New England Water Science Center

Hydrology and Hydraulics

Filter Total Items: 14
Date published: October 2, 2019
Status: Active

FEMA project - Champlain

How to access the Questionnaire

Contacts: Scott A Olson
Date published: October 2, 2019
Status: Active

FEMA project - Otter

How to access the Questionnaire

Contacts: Scott A Olson
Date published: October 2, 2019
Status: Active

FEMA project - Passumpsic

How to access the Questionnaire

Contacts: Scott A Olson
Date published: September 4, 2019
Status: Active

FEMA project - Franklin and Orleans counties in Vermont

For the Franklin and Orleans Counties Risk MAP project, the USGS New England Water Science Center will develop new analyses of flood risk throughout both counties and will produce updated flood insurance rate maps (FIRMs) for all communities in the counties.

Contacts: Scott A Olson
Date published: May 18, 2018
Status: Active

Development of Flood Insurance Maps in New England

FEMA has requested USGS expertise in hydraulics, hydrology, and mapping to general Flood Insurance Maps for New England.

Date published: May 18, 2018
Status: Active

Development of Streamflow Record Extension Equations in New Hampshire

Currently, there are 16 designated rivers in New Hampshire in need of daily mean streamflow estimates for managing instream flows. Many of New Hampshire’s Designated Rivers have current and/or historical streamflow data that may be used to extend an existing streamgages streamflow record in time through record extension techniques. Evaluating the feasibility of record extension techniques to...

Date published: May 18, 2018
Status: Active

Flow Modeling at Dam Removal Sites Associated with Hurricane Sandy Resiliency Efforts

The purpose of this work is to better understand the effects of dam removal on local hydraulics, fish passage, and flooding. This study is part of a larger effort to monitor ecological resilience changes at nine Hurricane Sandy coastal resiliency aquatic connectivity restoration projects. It will contribute crucial knowledge that will be used to improve aquatic connectivity system cost-...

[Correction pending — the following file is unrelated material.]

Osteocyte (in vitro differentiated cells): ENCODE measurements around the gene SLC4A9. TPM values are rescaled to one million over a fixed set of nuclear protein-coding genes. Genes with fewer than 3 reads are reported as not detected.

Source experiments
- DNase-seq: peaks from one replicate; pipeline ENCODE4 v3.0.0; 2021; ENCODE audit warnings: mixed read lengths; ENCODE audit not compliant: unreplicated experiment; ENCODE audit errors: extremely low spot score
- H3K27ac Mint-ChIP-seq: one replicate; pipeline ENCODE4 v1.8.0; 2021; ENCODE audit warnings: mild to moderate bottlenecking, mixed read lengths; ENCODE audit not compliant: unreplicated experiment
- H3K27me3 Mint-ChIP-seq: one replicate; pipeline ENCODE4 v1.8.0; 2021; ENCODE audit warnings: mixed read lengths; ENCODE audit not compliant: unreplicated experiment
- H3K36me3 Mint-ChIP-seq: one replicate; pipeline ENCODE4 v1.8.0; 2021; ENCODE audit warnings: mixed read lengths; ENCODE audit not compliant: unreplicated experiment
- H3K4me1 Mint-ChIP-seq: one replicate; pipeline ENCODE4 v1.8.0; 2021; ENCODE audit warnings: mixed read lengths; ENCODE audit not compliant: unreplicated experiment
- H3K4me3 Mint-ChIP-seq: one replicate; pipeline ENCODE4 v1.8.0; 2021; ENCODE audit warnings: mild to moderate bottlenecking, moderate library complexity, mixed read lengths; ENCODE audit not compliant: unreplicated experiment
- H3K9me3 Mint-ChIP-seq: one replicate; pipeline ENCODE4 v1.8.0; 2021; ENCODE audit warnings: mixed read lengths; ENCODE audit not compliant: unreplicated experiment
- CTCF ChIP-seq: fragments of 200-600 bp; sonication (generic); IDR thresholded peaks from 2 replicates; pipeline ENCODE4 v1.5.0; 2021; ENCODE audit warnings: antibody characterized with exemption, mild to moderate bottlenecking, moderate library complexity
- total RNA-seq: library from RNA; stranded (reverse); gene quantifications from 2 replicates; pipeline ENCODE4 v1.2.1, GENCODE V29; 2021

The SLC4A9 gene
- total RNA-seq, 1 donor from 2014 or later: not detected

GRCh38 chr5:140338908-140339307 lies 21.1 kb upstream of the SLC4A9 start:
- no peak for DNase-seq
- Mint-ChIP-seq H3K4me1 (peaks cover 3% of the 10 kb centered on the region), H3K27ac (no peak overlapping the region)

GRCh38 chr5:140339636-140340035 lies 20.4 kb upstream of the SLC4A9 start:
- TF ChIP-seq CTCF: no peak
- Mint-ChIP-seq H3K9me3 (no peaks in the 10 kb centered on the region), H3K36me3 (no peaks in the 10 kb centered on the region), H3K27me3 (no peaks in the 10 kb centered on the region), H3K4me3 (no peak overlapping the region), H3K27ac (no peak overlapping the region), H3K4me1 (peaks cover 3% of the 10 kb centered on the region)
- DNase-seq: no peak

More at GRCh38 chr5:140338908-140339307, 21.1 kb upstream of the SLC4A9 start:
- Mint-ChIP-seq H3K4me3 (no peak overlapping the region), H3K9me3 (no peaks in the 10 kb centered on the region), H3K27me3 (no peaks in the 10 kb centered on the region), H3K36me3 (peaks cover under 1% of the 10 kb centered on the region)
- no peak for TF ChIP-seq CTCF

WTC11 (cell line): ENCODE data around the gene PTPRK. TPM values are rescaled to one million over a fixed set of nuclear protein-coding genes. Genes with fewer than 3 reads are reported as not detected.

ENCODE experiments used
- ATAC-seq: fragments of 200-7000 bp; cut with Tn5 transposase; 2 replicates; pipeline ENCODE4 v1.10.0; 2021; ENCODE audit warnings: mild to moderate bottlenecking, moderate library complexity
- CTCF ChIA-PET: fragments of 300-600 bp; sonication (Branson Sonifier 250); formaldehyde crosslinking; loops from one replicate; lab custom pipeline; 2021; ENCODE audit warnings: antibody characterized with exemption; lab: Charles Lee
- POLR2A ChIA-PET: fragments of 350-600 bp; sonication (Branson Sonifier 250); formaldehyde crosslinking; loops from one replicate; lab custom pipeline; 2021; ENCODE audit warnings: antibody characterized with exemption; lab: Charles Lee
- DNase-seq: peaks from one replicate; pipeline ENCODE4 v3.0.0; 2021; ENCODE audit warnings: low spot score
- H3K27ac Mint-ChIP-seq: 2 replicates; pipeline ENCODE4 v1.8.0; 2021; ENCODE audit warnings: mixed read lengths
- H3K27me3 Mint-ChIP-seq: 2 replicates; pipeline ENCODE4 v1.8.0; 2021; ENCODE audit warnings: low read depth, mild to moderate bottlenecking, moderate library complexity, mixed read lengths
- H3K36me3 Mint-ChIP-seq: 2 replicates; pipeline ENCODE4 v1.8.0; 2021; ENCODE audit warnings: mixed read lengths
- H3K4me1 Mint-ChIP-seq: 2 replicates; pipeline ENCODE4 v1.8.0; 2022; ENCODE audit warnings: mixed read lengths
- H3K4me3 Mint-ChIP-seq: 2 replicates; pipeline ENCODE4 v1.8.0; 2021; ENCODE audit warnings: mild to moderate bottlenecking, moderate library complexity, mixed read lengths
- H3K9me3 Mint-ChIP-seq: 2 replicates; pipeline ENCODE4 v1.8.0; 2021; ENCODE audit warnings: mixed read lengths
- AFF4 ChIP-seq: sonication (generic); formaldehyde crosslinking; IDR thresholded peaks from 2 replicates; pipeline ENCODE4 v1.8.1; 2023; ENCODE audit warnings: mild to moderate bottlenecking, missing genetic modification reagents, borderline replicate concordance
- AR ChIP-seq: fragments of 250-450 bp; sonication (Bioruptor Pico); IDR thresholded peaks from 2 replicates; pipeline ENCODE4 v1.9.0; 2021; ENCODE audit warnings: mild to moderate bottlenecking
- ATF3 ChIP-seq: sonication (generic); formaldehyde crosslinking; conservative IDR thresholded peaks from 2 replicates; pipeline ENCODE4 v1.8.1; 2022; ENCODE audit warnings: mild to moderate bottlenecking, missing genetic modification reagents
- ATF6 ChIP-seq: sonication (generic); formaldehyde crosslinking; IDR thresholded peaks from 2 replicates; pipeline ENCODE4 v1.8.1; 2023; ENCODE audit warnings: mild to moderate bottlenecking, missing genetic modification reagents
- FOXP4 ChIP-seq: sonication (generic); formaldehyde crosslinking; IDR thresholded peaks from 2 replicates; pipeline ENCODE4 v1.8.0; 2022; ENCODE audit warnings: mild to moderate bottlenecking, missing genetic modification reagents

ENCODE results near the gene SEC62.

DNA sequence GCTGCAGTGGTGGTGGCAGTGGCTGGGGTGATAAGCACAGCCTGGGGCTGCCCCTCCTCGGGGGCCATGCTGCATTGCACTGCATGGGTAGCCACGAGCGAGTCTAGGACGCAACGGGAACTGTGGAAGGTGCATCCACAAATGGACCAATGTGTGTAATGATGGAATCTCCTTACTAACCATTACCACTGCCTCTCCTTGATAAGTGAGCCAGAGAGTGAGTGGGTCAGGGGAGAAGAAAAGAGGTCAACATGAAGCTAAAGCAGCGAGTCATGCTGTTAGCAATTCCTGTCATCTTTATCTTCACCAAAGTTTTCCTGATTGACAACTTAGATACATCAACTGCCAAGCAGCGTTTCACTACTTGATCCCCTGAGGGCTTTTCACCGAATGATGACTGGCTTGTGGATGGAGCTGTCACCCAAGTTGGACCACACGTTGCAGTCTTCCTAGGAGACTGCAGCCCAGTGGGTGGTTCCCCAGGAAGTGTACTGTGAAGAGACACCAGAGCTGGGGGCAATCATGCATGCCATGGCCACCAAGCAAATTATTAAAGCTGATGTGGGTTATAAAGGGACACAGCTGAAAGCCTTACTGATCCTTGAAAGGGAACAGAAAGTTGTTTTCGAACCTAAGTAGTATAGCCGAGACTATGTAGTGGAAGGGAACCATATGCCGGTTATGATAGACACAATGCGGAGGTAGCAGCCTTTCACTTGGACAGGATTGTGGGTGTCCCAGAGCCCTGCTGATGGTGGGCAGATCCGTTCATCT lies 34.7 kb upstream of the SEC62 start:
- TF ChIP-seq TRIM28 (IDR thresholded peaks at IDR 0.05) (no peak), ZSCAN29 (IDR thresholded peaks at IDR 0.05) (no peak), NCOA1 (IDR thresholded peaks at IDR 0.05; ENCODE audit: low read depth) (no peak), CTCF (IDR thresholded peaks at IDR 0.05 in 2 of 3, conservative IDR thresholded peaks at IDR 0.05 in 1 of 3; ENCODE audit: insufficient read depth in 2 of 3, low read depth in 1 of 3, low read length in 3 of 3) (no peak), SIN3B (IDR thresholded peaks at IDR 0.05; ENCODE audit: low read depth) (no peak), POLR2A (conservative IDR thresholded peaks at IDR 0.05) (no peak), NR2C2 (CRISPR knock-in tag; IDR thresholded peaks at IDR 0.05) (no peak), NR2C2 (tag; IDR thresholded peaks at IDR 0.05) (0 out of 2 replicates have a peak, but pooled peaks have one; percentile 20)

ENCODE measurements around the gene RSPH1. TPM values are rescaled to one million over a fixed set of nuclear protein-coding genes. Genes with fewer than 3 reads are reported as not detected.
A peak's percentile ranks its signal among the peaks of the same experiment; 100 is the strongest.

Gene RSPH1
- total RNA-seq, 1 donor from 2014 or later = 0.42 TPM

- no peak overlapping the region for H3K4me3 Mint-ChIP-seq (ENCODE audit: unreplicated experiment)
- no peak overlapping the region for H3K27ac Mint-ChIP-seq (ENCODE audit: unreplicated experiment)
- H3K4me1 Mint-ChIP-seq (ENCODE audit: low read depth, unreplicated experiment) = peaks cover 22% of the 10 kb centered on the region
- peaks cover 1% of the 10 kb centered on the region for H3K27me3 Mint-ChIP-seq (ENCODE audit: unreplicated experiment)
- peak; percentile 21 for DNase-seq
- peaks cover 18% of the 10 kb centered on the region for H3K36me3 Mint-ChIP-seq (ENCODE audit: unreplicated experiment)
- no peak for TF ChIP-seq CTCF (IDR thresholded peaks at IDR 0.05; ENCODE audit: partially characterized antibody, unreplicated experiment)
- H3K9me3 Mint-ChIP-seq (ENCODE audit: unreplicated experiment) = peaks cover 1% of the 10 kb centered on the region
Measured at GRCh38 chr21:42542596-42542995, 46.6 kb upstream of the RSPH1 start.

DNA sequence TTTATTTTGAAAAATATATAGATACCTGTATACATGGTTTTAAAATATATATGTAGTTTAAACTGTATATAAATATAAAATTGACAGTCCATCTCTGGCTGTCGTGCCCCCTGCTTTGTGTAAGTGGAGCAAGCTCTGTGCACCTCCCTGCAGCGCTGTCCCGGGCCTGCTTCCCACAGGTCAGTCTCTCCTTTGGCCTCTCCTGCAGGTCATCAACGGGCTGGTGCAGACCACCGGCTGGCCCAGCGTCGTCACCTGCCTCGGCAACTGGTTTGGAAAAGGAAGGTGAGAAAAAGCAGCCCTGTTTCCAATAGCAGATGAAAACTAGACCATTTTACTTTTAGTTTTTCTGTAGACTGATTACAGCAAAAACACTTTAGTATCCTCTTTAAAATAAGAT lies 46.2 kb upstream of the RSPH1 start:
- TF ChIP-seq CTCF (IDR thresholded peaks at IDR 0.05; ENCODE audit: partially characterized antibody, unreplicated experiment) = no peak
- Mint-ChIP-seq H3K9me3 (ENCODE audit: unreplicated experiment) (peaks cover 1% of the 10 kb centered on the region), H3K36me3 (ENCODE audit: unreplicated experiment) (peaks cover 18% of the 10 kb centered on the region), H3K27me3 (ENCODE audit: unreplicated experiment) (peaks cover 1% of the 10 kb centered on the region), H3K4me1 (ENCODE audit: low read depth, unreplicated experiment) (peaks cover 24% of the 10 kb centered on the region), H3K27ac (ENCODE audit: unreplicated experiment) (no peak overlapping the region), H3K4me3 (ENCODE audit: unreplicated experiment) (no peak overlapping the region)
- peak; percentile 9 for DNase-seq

Date published: May 17, 2018
Status: Active

The Influence of Climatic and Land Use Changes on Extreme Streamflows in the U.S.

Hydrologic droughts and floods can have severe impacts on river infrastructure, water supply, and ecosystem functioning.

Date published: May 17, 2018
Status: Active

Development of Regional Regression Equations to Estimate the Magnitude of Peak Flows for Selected Annual-Exceedance Probabilities in Maine

Knowledge of the magnitude and frequency of floods is needed for the effective and safe design of bridges, culverts, and other structures.  This information is also important for flood-plain planning and management. The flood-frequency characteristics for streamgages and regression equations for estimating flood magnitudes at ungaged sites were last developed in 1999 (Hodgkins, 1999).  

Date published: May 17, 2018
Status: Active

Trend Reproduction

As part of the National Water Budget Project, our objective is to quantify how well observed trends are simulated.

Date published: May 17, 2018
Status: Active

HBMI PRMS Project

This project will provide a deterministic watershed model of the Meduxnekeag River watershed with a capacity to model water-temperatures capable of simulating future hydrologic and temperature changes based on projected climate estimates.

Contacts: Robert Dudley
Date published: May 16, 2018
Status: Active

EPA National Low Flows

Low streamflow has great ecological importance as it defines the minimum extent (and carrying capacity) of in-stream habitat and affects biota composition and distribution, and species trophic structure.